The season opener against Miami might still be months away, but John Hevesy knows his young and inexperienced offensive line has no time to waste.
That is evident at every single spring practice. While other coaches with veteran units might be a little more laid back and having fun with their guys right now, Hevesy is all business.
With just one starter returning from last year’s offensive front, he has to be. The Gators may very well have to rely heavily on freshman and other players who have barely played a college snap coming into the 2019 season.
One of those players, redshirt freshman Chris Bleich, is a fan of Hevesy’s hardnosed coaching style. The offensive line has a long way to go before August 24, and it’s not going to get there with someone sugarcoating things.
“I definitely like it,” Bleich said. “He’s not one of those coaches that are going to lie to you. He’s always real with you. I just don’t like fake people that would say ‘It’s all right.’ It’s not. He’s just straightforward with all of us.”
Hevesy was especially displeased with the unit’s performance in Thursday’s practice. Maybe it had something to do with the week off, but things just weren’t clicking, even more than usual.
Other post-practice meetings disbursed and players were sent on their way, but 30 minutes later, Florida’s offensive line remained on the field. Despite Hevesy’s typical nature, it wasn’t a heated discussion, but more of a wakeup call.
“Basically, it was that we needed to mature,” said redshirt junior tackle Jean Delance. “We needed to be a better unit. The pressure is on us to perform this year, this season. We’re a young unit but we have a lot of talent, so with that being said, we have to step up to the pedestal and live up to it.”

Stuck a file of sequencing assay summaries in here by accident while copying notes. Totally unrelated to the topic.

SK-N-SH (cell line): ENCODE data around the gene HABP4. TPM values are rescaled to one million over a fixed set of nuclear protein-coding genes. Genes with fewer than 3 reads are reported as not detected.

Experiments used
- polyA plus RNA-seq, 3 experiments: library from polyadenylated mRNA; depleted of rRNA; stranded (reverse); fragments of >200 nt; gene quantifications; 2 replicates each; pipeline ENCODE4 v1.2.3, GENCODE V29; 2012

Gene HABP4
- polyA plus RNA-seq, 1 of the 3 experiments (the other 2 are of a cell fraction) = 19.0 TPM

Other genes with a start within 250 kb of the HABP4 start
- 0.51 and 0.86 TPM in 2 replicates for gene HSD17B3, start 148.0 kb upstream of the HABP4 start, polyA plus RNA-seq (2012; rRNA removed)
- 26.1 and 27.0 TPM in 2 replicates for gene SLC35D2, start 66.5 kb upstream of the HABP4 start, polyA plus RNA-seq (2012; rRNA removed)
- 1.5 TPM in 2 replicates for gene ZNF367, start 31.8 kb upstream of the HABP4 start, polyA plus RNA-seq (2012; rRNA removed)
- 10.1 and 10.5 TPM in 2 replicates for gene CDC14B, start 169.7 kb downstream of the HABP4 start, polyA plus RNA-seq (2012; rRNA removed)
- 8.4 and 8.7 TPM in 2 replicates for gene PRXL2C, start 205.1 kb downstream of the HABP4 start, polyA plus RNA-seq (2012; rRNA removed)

Whether it’s through harsh yelling or calmly laying it all on the table (but mostly yelling), Hevesy has proven that his coaching style works. As he says, the offense goes as the offensive line goes, and Florida’s offense made major strides a season ago.
Most of the linemen, especially the younger ones he is trying to develop, knew what they were getting themselves into the day they signed their papers. Hevesy told them he would talk to them like men whether they’re 17 or 23, and they respect that.
It doesn’t always show in the product on the field, but they have fully bought into everything he’s…screaming.
“The best thing I heard from my strength coaches is within every mean word he says, there’s a little piece of information he tells you to do to get better,” Bleich said. “You just have to take out the bad and listen to the good.”